When I first started hosting my own sites, I had no idea what caching was or why it was important. Then I wrote a couple of popular blog posts, and my server crashed.
Fast forward a few years, and I’m running a few different websites on a few different servers. Some get a steady stream of traffic; others get a huge spike now and again when a post is picked up by Hacker News. In both cases, configuring your cache is a great way to keep things from failing.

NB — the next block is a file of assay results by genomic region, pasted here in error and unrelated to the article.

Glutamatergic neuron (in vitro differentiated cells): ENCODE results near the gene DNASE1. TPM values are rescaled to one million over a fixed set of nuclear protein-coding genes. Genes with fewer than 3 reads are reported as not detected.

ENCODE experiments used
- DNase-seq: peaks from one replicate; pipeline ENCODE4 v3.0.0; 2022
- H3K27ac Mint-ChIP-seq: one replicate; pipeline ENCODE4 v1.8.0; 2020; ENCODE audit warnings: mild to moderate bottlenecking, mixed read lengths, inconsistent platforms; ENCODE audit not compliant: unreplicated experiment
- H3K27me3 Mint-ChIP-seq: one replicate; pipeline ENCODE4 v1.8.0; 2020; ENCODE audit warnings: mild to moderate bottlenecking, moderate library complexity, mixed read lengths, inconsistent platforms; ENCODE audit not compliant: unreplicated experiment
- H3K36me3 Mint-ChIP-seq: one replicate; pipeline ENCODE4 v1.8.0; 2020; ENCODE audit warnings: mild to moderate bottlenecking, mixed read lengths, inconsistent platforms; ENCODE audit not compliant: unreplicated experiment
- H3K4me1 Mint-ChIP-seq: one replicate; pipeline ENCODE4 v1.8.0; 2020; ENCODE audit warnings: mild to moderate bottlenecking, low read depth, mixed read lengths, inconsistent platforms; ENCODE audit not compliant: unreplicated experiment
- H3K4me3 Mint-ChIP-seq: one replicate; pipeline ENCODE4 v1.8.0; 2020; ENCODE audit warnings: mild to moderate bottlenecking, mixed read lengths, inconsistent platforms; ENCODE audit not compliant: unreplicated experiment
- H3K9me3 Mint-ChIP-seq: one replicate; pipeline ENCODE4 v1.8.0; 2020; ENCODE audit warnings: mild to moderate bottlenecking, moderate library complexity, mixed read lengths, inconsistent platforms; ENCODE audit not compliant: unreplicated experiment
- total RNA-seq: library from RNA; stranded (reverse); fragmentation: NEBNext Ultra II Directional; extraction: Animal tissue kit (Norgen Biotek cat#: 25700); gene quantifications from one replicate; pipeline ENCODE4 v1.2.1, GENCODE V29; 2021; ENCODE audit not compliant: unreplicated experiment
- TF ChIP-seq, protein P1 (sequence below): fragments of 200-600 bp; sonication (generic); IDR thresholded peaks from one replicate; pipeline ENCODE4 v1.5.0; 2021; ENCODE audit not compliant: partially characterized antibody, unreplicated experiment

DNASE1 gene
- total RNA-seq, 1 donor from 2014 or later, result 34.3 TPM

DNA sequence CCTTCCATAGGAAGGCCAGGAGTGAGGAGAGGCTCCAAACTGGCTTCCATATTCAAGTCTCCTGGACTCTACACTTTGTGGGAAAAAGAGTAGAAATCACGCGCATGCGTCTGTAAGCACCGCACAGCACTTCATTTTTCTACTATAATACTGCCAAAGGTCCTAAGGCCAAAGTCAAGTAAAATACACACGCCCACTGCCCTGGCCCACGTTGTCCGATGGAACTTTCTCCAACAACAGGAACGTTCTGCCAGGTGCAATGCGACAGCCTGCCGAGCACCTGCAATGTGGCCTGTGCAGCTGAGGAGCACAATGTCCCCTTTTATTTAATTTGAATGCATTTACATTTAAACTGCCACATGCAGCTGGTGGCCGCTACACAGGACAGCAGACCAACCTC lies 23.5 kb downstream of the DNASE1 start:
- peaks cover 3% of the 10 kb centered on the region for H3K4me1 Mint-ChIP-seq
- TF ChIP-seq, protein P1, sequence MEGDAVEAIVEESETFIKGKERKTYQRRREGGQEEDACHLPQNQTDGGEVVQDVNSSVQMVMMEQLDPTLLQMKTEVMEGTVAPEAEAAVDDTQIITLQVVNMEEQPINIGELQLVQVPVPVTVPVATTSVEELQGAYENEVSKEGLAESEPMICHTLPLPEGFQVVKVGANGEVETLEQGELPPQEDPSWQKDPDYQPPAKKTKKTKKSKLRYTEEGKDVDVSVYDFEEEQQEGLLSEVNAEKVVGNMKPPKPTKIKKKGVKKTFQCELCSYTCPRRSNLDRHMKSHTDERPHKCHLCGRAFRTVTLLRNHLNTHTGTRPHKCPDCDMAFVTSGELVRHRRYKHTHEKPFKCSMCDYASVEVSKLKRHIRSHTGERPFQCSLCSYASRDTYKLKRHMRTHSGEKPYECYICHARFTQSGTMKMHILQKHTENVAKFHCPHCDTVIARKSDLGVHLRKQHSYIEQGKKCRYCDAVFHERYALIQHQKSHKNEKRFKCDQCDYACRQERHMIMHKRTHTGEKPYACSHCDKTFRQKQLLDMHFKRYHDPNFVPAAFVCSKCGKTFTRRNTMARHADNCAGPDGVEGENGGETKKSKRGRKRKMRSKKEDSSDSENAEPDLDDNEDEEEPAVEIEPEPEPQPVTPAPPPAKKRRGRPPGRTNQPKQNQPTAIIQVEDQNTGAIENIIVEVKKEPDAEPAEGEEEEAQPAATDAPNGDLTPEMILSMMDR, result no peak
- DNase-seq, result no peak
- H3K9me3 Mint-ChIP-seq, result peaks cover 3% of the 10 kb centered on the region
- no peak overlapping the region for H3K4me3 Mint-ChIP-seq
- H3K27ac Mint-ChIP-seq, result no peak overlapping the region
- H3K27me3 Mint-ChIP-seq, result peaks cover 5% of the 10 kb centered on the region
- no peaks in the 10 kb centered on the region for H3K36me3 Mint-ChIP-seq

I’m very happy to say that I’ve finally set up a hugely efficient front-end page cache for WordPress. It doesn’t use a plugin. It doesn’t require hacking core. And it serves my website in 3 ms. 1
Thanks to a clever configuration of Nginx and Redis, WordPress has achieved … ludicrous speed!
- Yes, you read that right. Three milliseconds. This is exclusive of the time it takes to perform a DNS lookup or actually deliver the page. But it is proof that the bottleneck is no longer the server itself. ↩